Bloomberg recently took his campaign to the Bronx, where more than two-thirds of residents are overweight and a variety of creative weight-loss approaches are under way. As the New York Times noted this month, one Bronx hospital offers Zumba and cooking classes. Farmers' markets are distributing coupons for fruits and veggies. Bodega owners are encouraged to stock low-fat milk. In one apartment building, the stairwells were decorated with artwork to encourage residents to bypass the elevator.
Here in Philadelphia, Mayor Nutter twice attempted to tax sugary drinks, and the city has dedicated $900,000 in federal funds to an ambitious program aimed at boosting the availability of healthy foods and produce in 632 urban corner stores.
Meanwhile, a more comprehensive approach was embraced in last month's British Medical Journal, which found that a so-called fat tax is an effective means of combating obesity so long as it is at least 20 percent, applies to a wide variety of foods (not just soda), and is levied while government subsidizes healthier foods.
Those are just the public-sector initiatives. Disney will soon ban advertising of unhealthy foods on its television channels, radio stations, and websites geared toward children. Additionally, the iconic Mickey Mouse image will soon be used to flag healthy foods at Disney parks and resorts.
The approaches sound thorough, but there's something missing.
Time constraints have decimated the dinner hour. We love to watch Bobby Flay and Giada De Laurentiis cook on TV while we're eating fast food and General Tso's chicken. None of the government and private-sector initiatives will work unless there is a return to basics at home.
My mother is one of the Grovich Girls of West Hazleton, Pa. Mom is one of 11 — eight sisters and three brothers, and the sisters are all great cooks.
For Christmas a few years ago, I gave my wife a recipe book composed of my aunts' staples. In light of the obesity debate, I reviewed the collection.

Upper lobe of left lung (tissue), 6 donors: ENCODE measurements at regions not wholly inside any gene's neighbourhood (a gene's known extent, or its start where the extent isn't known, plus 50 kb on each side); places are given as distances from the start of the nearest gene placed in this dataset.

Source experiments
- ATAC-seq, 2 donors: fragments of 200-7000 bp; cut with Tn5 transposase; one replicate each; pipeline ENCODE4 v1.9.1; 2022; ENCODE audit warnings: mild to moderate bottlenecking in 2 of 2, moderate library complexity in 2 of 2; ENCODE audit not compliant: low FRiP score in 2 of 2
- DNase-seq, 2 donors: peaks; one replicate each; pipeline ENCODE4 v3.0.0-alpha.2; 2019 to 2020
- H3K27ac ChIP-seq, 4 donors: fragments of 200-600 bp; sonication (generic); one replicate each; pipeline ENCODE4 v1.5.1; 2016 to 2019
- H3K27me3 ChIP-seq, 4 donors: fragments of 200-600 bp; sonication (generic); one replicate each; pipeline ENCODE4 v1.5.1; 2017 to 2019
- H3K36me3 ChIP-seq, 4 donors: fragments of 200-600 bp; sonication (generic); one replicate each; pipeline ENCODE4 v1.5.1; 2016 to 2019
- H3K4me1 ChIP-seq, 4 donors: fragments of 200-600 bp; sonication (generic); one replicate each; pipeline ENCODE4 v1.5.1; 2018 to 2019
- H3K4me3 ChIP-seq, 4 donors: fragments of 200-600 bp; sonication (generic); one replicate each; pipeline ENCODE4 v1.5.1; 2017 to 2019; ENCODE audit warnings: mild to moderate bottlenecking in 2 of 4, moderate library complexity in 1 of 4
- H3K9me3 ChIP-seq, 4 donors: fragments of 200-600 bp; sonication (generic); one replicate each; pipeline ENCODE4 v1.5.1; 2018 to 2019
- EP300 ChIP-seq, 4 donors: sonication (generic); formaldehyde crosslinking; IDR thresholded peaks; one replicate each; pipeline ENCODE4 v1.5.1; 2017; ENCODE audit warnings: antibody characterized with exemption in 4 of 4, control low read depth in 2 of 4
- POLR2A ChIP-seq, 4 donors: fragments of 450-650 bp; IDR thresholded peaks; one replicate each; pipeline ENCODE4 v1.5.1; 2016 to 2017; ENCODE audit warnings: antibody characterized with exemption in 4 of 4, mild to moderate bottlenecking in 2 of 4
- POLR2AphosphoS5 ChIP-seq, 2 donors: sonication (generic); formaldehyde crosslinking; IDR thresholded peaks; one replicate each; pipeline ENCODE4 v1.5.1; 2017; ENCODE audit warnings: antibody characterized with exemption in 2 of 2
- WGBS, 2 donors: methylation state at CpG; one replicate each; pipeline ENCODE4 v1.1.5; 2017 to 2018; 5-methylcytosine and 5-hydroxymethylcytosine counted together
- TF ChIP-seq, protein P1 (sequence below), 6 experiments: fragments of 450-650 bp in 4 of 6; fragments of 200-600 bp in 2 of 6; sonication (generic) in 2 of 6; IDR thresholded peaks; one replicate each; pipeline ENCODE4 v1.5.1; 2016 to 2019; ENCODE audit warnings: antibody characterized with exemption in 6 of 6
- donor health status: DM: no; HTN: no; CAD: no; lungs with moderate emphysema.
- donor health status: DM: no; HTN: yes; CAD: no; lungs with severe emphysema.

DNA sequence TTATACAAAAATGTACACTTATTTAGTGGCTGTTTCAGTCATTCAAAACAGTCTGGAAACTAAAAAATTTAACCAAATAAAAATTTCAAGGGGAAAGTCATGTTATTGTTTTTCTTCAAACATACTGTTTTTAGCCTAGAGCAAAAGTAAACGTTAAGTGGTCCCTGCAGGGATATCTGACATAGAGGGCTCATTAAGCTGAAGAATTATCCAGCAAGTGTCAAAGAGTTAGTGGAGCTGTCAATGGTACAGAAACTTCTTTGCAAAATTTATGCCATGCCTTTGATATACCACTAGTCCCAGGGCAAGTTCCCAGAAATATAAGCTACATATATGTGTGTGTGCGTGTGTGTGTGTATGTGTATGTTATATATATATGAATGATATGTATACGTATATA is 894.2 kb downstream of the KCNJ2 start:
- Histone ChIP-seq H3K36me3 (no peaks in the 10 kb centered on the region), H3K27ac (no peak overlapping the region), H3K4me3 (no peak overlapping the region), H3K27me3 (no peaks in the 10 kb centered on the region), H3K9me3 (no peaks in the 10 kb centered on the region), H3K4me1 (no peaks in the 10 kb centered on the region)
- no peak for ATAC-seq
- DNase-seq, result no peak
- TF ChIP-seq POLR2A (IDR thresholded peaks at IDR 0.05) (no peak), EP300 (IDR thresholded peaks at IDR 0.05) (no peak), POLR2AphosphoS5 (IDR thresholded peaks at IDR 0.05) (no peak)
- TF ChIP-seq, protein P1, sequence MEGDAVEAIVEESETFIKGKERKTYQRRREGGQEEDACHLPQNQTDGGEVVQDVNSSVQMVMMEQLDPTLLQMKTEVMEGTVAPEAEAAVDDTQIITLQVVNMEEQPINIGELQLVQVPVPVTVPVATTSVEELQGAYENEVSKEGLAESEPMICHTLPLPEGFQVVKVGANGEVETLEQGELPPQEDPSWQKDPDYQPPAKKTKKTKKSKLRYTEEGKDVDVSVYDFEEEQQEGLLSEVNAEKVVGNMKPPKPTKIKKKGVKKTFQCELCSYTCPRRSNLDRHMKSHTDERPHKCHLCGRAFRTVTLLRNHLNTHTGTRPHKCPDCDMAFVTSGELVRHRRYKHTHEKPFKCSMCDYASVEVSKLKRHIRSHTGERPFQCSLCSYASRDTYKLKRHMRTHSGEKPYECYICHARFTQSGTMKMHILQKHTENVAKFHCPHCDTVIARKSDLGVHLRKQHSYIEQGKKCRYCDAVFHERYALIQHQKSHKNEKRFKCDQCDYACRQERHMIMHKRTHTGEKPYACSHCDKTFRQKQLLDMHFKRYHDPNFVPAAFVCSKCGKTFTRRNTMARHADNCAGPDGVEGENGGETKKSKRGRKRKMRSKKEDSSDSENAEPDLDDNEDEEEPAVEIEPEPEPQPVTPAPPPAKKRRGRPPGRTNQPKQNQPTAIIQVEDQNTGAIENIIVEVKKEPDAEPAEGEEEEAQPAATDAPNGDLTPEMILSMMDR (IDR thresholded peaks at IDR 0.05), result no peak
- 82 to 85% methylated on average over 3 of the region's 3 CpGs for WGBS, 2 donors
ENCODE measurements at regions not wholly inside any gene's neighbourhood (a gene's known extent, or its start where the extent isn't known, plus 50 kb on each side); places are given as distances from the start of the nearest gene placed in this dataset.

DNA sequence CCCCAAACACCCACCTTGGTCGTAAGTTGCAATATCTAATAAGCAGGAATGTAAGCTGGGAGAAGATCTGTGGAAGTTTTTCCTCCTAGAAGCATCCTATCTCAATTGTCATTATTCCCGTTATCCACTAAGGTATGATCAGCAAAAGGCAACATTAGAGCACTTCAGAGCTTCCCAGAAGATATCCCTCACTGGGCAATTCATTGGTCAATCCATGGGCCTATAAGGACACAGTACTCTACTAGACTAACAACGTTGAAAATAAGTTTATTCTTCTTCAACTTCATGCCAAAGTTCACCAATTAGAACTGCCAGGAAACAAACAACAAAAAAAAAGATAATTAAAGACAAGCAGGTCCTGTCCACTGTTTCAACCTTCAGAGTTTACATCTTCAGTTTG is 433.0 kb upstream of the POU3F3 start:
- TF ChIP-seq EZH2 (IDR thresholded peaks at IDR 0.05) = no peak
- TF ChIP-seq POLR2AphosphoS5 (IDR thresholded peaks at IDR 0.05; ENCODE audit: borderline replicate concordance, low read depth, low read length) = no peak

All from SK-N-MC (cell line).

They were crafted before America was calorie-conscious. My mother's famous peanut butter cookies are revealed. So, too, is her recipe for shoofly pie. There is also "Dick's mother's sunshine cake" and "Aunt Dorothy's cheesecake." The dinners bring back many memories: Nanny's stuffed peppers, Melanie's chicken, Dorothy's horseradish sauce, Vi's fettuccini, Uncle Tony's cannelloni beans, and Aunt Rose's meatballs.
Mostly they are evidence of an era in which dinner was prepared and then served at a regular hour, delineating between meal time and snack time. To really address our obesity crisis, America needs to find the time to make dinner again, limit the snacking, and rely on basic, unprocessed ingredients like those found in the Grovich Girls' kitchens. Some of my family's recipes seem light on meat and heavy on vegetables, probably a reflection of humble roots and the scarcity of the former. In fact, Nanny Grovich's homemade bread recipe lacks milk and eggs, presumably for the same reason. It's a classic, which I offer here:
(for 7-8 loaves)
7 lbs. flour
3 packets dry yeast (with ½ cup lukewarm water)
1 quart lukewarm water
½ cup Wesson oil
Mix all ingredients
"Knead until tired"
Place in covered large container, cover with towel, and put in warm (not hot) oven for about 1?½ hours. Then remove, punch it down, and knead again. Divide into eight loaves, reinsert in warm oven for an hour. Put "a little" warm milk on top of each loaf. Finally, bake at 350 degrees for 45 minutes.
Contact Michael Smerconish via www.smerconish.com. Read his columns at www.philly.com/smerconish.